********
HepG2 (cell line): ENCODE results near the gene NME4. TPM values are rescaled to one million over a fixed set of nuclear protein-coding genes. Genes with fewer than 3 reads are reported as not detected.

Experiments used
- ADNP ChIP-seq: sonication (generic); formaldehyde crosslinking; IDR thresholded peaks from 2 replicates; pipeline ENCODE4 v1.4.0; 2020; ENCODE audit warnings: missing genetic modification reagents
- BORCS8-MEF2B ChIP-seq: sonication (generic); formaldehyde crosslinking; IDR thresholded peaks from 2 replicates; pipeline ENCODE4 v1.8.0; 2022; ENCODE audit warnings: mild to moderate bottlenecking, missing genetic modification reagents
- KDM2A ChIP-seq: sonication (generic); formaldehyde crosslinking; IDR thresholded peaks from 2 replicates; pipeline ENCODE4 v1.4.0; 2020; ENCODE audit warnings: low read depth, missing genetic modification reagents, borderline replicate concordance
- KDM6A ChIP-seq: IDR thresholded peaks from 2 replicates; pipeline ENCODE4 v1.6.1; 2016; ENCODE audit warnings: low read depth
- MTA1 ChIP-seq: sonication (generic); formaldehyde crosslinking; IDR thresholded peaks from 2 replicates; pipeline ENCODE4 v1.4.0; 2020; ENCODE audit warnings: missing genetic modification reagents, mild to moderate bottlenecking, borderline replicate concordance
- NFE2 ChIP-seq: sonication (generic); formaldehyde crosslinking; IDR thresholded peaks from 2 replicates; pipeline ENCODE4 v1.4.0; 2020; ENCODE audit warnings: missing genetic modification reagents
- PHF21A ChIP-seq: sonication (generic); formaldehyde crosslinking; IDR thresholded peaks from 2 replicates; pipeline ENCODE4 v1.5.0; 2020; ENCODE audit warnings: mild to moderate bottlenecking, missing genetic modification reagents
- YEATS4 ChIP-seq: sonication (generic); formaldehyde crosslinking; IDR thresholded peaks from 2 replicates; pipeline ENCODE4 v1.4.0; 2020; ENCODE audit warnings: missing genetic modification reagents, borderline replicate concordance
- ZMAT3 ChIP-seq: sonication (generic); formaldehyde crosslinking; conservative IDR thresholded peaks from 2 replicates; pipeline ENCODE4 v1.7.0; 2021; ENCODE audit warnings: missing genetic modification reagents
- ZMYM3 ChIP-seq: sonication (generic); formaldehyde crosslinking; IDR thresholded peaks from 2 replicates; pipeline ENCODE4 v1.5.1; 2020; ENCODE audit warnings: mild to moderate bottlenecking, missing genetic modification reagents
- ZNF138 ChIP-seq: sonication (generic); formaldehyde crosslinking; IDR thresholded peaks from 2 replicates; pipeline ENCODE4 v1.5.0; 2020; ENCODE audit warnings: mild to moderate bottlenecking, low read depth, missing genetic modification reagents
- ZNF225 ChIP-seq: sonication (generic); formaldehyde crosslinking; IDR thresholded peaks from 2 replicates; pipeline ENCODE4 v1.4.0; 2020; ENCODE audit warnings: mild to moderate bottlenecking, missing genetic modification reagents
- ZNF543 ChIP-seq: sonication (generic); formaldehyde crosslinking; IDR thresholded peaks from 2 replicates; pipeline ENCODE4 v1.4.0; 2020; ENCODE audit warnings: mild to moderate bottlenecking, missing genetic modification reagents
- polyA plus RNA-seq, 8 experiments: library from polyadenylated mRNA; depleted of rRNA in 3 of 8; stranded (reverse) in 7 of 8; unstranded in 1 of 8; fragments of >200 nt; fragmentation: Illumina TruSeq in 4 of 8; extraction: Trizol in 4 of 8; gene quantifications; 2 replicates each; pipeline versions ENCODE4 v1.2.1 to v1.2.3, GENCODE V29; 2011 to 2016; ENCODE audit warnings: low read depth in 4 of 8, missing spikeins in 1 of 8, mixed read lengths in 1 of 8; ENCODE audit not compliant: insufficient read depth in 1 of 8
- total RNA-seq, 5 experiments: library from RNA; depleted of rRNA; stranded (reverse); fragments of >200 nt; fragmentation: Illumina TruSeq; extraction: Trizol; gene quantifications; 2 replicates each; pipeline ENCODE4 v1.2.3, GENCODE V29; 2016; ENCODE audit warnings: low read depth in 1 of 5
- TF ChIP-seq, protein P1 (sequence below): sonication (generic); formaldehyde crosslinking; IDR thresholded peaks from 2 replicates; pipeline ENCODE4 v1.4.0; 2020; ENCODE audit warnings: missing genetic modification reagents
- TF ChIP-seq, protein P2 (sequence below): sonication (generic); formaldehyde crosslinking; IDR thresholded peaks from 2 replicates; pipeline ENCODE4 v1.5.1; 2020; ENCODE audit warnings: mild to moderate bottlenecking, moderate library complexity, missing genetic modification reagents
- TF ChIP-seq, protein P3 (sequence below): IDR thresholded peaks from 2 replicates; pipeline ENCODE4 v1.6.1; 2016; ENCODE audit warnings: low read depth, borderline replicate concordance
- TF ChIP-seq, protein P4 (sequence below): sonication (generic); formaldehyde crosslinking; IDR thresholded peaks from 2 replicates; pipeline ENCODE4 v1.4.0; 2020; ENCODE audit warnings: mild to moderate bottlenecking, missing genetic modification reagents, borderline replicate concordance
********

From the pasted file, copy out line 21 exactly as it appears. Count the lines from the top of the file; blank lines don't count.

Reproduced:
- TF ChIP-seq, protein P4 (sequence below): sonication (generic); formaldehyde crosslinking; IDR thresholded peaks from 2 replicates; pipeline ENCODE4 v1.4.0; 2020; ENCODE audit warnings: mild to moderate bottlenecking, missing genetic modification reagents, borderline replicate concordance